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Estimation of wage equations for New Zealand




This paper estimates wage equations for New Zealand based on pooled data from the Household Economic Survey (HES) from 2006/07 to 2010/11. Equations are estimated separately for couple men and women, single men and women and sole parents. The results are compared to previous New Zealand estimates using the HES from 1991 to 2001. We estimate wage equations and account for possible sample selection bias. Our estimates of the wage equations are largely comparable to the earlier estimates. We extend the equations to predict wage rates for workers and non-workers by drawing from the estimated wage distribution. We find that sample selection is significant for married men, single women and sole parents but not significant for married women and single men. Overall, we find that wage rates are positively related to age, education and experience but the wage rates are generally lower for non-Europeans and for people living outside Auckland.

Suggested Citation

  • Joseph Mercante & Penny Mok, 2014. "Estimation of wage equations for New Zealand," Treasury Working Paper Series 14/09, New Zealand Treasury.
  • Handle: RePEc:nzt:nztwps:14/09

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    References listed on IDEAS

    1. Guyonne Kalb & Rosanna Scutella, 2004. "Wage and employment rates in New Zealand from 1991 to 2001," New Zealand Economic Papers, Taylor & Francis Journals, vol. 38(1), pages 21-47.
    2. Geoff Lewis & Steven Stillman, 2007. "Regional economic performance in New Zealand: How does Auckland compare?," New Zealand Economic Papers, Taylor & Francis Journals, vol. 41(1), pages 29-68.
    3. Cameron,A. Colin & Trivedi,Pravin K., 2005. "Microeconometrics," Cambridge Books, Cambridge University Press, number 9780521848053, December.
    4. Robert Breunig & Joseph Mercante, 2010. "The Accuracy of Predicted Wages of the Non-Employed and Implications for Policy Simulations from Structural Labour Supply Models," The Economic Record, The Economic Society of Australia, vol. 86(272), pages 49-70, March.
    5. Heckman, James, 2013. "Sample selection bias as a specification error," Applied Econometrics, Publishing House "SINERGIA PRESS", vol. 31(3), pages 129-137.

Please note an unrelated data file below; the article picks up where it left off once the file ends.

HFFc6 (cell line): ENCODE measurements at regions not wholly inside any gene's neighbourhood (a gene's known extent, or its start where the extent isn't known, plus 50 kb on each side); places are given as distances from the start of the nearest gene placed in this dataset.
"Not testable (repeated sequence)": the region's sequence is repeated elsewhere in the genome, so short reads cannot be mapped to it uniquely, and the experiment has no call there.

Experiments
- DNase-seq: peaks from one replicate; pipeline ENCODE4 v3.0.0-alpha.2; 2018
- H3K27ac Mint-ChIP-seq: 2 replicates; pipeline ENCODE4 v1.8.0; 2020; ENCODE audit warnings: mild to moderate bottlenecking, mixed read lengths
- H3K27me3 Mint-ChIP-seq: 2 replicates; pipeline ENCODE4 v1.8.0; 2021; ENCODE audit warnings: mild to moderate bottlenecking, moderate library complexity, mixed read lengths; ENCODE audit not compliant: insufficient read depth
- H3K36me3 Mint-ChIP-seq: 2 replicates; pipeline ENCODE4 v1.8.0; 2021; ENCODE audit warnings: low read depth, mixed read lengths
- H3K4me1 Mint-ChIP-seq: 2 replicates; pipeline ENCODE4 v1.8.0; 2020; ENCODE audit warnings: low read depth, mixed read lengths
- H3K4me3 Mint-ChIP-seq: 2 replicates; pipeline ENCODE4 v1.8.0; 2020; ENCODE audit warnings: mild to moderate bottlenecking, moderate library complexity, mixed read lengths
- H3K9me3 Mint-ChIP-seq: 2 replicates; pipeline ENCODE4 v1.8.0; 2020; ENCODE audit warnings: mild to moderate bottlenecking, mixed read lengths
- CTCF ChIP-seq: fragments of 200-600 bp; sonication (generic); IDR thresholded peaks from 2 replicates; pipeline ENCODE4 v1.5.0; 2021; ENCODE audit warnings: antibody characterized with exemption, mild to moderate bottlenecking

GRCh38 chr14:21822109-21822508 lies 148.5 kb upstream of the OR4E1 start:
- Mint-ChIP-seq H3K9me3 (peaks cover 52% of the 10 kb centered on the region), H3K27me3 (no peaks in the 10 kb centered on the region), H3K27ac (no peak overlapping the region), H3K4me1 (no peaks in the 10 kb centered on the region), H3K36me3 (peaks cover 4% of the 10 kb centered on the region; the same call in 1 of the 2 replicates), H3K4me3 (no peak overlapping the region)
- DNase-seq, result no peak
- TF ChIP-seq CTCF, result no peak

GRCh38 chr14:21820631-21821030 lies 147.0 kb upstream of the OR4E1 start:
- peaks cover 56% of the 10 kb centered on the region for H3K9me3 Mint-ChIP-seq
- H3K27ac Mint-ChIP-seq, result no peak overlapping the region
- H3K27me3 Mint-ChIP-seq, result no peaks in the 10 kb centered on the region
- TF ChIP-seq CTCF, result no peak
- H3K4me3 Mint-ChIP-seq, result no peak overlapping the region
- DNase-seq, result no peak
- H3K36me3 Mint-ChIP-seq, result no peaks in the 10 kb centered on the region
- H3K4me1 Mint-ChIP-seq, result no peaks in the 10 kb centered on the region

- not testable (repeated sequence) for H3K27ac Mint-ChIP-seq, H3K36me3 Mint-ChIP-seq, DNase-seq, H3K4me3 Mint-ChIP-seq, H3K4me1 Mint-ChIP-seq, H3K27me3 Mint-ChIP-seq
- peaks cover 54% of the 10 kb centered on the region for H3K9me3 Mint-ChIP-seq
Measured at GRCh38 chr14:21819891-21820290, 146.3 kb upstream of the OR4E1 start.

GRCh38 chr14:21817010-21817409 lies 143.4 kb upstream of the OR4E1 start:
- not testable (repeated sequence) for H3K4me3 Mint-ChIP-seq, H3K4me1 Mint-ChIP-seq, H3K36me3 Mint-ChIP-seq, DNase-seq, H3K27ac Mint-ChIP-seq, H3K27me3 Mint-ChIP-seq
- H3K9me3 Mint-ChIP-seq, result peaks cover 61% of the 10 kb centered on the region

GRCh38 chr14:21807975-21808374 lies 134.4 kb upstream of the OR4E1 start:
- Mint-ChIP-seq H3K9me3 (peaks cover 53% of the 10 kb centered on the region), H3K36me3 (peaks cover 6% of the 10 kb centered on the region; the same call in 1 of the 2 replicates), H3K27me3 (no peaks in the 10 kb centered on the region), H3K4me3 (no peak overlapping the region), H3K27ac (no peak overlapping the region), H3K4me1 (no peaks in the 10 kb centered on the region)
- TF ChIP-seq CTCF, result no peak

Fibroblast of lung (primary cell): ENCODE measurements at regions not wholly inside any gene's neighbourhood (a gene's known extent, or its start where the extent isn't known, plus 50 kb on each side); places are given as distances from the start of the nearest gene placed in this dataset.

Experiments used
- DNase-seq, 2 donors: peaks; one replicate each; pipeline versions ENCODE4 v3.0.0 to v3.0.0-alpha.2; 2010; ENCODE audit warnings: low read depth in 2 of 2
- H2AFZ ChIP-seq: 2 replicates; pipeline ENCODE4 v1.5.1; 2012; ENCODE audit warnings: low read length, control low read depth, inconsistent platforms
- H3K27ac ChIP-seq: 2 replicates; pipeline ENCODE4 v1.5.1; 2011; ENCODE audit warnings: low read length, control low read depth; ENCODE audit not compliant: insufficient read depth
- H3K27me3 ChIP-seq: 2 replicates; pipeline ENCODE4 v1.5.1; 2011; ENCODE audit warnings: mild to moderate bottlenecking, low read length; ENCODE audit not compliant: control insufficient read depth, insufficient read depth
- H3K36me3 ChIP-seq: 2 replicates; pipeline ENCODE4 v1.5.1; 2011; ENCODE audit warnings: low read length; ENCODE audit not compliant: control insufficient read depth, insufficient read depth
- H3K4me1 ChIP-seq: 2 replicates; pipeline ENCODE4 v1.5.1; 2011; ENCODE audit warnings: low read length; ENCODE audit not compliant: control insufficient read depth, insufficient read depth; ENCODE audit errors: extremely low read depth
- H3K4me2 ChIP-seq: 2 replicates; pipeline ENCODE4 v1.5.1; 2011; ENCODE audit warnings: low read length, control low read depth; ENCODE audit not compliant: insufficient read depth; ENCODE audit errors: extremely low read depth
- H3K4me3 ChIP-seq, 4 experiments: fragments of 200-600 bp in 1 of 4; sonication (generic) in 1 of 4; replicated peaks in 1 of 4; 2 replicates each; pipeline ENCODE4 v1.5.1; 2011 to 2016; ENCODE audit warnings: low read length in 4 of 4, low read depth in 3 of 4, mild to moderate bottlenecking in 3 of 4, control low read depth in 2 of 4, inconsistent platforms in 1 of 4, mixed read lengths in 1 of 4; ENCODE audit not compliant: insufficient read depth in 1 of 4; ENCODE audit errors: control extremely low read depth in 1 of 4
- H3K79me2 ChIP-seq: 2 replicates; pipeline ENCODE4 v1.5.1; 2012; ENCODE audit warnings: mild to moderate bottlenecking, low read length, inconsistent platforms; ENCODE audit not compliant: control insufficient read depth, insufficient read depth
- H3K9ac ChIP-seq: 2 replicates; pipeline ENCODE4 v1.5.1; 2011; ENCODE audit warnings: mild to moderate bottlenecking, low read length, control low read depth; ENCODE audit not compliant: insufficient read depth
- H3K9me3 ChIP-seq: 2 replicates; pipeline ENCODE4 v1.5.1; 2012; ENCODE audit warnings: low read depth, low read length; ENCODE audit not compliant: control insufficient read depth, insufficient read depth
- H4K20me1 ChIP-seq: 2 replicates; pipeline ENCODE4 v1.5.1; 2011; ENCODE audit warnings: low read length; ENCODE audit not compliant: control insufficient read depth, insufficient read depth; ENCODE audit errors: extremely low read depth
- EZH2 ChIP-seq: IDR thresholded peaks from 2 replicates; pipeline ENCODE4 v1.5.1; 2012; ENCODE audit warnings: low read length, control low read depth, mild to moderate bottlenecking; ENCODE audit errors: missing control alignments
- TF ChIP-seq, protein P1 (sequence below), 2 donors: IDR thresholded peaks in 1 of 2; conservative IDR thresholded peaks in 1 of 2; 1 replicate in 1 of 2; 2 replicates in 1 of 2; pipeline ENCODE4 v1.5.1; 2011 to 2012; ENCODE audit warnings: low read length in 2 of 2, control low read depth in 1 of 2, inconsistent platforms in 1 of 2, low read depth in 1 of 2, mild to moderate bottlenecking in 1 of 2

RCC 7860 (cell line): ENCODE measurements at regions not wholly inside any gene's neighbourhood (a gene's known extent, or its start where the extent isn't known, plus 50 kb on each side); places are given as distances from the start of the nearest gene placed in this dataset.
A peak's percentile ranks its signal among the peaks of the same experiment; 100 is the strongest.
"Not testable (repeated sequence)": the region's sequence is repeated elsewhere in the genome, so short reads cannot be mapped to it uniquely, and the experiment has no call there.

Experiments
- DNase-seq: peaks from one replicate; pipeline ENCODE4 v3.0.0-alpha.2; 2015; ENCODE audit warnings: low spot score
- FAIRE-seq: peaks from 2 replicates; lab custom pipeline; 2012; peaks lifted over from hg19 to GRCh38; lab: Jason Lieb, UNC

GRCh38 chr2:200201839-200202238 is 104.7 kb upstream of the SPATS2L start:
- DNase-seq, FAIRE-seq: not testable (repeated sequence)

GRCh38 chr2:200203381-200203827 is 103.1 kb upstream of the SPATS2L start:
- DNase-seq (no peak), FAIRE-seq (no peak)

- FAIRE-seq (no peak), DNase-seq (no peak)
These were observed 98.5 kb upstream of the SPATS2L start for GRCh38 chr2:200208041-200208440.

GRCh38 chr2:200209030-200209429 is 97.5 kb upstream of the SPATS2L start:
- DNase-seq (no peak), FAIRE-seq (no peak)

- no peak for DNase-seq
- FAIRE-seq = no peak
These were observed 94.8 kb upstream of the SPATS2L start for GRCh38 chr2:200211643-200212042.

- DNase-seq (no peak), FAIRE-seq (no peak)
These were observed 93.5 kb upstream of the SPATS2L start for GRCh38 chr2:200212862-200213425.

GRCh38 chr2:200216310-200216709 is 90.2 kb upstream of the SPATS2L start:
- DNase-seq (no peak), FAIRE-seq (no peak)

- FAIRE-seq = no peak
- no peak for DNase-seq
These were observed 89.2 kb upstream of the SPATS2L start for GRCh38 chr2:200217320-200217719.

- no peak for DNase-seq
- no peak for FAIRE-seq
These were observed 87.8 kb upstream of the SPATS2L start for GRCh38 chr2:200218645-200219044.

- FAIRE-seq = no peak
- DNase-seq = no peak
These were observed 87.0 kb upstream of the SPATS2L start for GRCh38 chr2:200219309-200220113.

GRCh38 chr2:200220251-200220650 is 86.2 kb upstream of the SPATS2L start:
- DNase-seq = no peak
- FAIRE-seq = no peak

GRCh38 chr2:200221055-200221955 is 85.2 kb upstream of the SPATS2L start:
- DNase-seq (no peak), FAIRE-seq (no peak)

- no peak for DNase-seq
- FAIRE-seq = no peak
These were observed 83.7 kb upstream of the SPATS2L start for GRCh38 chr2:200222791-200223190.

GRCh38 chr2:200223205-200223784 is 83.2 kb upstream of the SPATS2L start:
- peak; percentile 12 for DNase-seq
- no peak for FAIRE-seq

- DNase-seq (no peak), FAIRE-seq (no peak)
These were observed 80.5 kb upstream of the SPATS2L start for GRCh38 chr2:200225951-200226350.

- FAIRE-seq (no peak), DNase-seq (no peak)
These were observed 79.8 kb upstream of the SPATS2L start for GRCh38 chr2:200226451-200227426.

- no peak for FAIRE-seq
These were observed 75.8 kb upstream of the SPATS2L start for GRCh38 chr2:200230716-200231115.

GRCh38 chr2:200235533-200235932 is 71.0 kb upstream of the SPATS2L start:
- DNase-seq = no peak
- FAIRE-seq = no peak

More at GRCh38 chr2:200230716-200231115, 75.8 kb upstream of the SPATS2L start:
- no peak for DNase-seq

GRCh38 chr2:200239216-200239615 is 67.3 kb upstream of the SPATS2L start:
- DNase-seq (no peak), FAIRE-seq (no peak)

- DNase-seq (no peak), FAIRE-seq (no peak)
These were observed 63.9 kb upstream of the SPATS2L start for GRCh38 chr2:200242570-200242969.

6. Dean Hyslop & Dave Maré, 2009. "Skill Upgrading in New Zealand, 1986-2001," Australian Economic Review, The University of Melbourne, Melbourne Institute of Applied Economic and Social Research, vol. 42(4), pages 422-434.
    7. John Creedy & Alan S. Duncan, 2000. "Wage Functions for Demographic Groups in Australia," Australian Journal of Labour Economics (AJLE), Bankwest Curtin Economics Centre (BCEC), Curtin Business School, vol. 4(4), pages 296-316, December.
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    Cited by:

    1. John Creedy & Norman Gemmell & Nicolas Hérault & Penny Mok, 2018. "Microsimulation analysis of optimal income tax reforms. An application to New Zealand," Working Papers 468, ECINEQ, Society for the Study of Economic Inequality.
    2. Creedy, John & Mok, Penny, 2017. "Labour Supply Elasticities in New Zealand," Working Paper Series 6570, Victoria University of Wellington, Chair in Public Finance.
    3. John Creedy & Penny Mok, 2017. "Labour supply in New Zealand and the 2010 tax and transfer changes," New Zealand Economic Papers, Taylor & Francis Journals, vol. 51(1), pages 60-78, January.
    4. Penny Mok & Joseph Mercante, 2014. "Working for Families changes: The effect on labour supply in New Zealand," Treasury Working Paper Series 14/18, New Zealand Treasury.
    5. Joseph Mercante & Penny Mok, 2014. "Estimation of Labour Supply in New Zealand," Treasury Working Paper Series 14/08, New Zealand Treasury.
    6. Alinaghi, Nazila & Creedy, John & Gemmell, Norman, 2019. "The Redistributive Effects of a Minimum Wage Increase in New Zealand A Microsimulation Analysis," Working Paper Series 8023, Victoria University of Wellington, Chair in Public Finance.
    7. Nolan, Matt, 2018. "New Zealand Wage Equations: 1988-2013," Working Paper Series 7659, Victoria University of Wellington, Chair in Public Finance.

    More about this item


    wage rate; labour supply; selection bias; wage prediction;

    JEL classification:

    • J21 - Labor and Demographic Economics - - Demand and Supply of Labor - - - Labor Force and Employment, Size, and Structure
    • J31 - Labor and Demographic Economics - - Wages, Compensation, and Labor Costs - - - Wage Level and Structure; Wage Differentials

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